The UK’s climate tsar, Alok Sharma, has been urged to resign unless the prime minister scraps plans for a new coal mine in Cumbria. Mr Sharma, who will lead a vital UN climate conference in Glasgow in November, is said to be “apoplectic” over the decision to approve the mine. The Lib Dems say the project, earmarked for a site near Whitehaven, undermines Mr Sharma’s position. They have called for him to tender his resignation over the issue. Lib Dem leader Ed Davey – a former energy secretary and climate negotiator – said in his letter to Mr Sharma: “I want to urge you in the strongest possible terms to advise the prime minister… that he must find a way to overturn the recent decision to grant planning permission to the Cumbrian coal mine to 2049.
BBC 8th Feb 2021 read more »
The world’s state-owned fossil fuel companies are poised to invest about $1.9tn (£1.4tn) in the next decade in projects that would destroy any prospect of meeting the Paris agreement climate goals. A large proportion of these investments are likely to become stranded assets, with at least $400bn unlikely to be profitable if the world sticks to its promises to hold global heating to less than 2C (3.6F) above pre-industrial levels, according to a report from the Natural Resource Governance Institute thinktank.
Guardian 9th Feb 2021 read more »
The UK’s first deep coal mine in decades leaves Britain at risk of breaking the Paris Agreement if it goes ahead, leading climate scientists have told Boris Johnson. Lars Nilsson, a professor at Lund University who contributed to the latest report from the UN’s Intergovernmental Panel on Climate Change, is one of 13 experts to have written to the prime minister calling for him to intervene to stop the £165m West Cumbria coal mine. The mine was approved last year by Cumbria County Council, and will supply coking coal for steel production in the UK and for export before it closes by 2049. But critics say it will undermine the UK’s efforts to reach net zero by 2050 and its role as a climate change leader ahead of Cop26. The Government’s climate change advisers, the CCC, have criticised the decision by Robert Jenrick, the housing secretary, to decline to intervene in the matter, on the grounds that it was a local issue for Cumbria.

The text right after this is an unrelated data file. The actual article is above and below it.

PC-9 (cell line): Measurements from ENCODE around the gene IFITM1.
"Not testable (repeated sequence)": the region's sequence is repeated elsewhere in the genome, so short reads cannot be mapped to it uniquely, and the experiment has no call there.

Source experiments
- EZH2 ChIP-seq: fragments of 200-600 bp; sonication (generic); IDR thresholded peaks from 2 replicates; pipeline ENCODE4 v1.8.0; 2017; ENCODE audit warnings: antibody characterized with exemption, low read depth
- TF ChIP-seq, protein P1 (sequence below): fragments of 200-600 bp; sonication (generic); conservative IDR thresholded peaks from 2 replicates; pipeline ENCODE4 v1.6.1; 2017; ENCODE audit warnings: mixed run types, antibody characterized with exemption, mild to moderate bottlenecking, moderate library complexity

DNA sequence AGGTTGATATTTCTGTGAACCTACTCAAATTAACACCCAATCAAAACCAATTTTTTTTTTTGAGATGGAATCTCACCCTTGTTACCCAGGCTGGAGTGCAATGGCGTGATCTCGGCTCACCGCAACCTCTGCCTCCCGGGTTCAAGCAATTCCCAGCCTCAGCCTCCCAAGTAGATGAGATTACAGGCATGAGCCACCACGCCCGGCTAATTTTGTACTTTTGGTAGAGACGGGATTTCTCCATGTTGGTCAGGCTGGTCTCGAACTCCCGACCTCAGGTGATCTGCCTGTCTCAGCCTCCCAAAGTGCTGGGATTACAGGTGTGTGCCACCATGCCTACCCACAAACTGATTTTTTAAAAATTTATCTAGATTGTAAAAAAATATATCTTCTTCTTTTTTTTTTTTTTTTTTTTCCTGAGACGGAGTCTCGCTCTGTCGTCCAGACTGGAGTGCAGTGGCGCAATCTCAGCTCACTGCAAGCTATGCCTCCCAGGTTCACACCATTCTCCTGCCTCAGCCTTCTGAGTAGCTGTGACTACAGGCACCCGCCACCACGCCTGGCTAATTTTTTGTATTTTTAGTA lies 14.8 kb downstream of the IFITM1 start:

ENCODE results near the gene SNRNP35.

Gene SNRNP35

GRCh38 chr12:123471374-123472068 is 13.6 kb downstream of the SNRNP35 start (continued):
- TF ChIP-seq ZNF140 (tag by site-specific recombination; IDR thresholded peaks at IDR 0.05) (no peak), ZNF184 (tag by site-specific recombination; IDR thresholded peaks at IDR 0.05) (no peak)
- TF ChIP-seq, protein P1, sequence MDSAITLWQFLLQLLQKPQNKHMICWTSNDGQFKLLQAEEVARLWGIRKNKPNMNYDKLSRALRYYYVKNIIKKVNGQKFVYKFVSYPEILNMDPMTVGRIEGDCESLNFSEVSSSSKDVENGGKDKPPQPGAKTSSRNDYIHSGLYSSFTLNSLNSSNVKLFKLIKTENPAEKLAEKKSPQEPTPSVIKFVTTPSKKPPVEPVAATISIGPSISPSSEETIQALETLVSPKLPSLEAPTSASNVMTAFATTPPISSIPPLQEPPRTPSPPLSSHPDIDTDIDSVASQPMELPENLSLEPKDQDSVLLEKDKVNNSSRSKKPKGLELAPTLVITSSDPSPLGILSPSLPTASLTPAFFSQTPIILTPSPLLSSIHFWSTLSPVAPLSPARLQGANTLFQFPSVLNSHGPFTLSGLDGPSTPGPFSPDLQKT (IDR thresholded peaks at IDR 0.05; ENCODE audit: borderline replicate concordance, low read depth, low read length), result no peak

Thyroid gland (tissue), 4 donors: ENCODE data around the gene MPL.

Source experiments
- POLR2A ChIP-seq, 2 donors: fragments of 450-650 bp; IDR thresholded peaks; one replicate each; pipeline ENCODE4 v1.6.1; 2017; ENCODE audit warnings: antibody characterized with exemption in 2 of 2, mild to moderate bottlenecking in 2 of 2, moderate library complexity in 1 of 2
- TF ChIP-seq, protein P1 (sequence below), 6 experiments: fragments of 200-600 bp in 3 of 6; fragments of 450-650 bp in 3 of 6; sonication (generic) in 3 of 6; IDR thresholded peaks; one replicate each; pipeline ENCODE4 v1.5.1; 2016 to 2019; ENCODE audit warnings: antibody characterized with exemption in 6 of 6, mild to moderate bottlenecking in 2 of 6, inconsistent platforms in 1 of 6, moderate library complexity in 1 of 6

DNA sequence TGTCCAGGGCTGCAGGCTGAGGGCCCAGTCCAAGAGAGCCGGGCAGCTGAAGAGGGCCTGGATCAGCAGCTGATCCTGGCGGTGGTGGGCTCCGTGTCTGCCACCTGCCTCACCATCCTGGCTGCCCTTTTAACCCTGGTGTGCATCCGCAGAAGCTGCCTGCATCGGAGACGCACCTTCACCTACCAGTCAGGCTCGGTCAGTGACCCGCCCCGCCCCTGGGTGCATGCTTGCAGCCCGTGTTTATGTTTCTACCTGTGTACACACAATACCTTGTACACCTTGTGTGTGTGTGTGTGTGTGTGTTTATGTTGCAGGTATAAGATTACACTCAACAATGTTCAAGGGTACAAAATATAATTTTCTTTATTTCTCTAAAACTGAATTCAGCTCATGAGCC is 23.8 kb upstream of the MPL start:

Telegraph 8th Feb 2021 read more »
Air pollution from burning fossil fuels is causing more than twice as many deaths as thought, a study has found. Almost one in five deaths in the UK is linked to fine particle pollution from road traffic, power generation and other activities that involve burning petrol, diesel, coal and gas, according to scientists from Harvard University and University College London.
Times 9th Feb 2021 read more »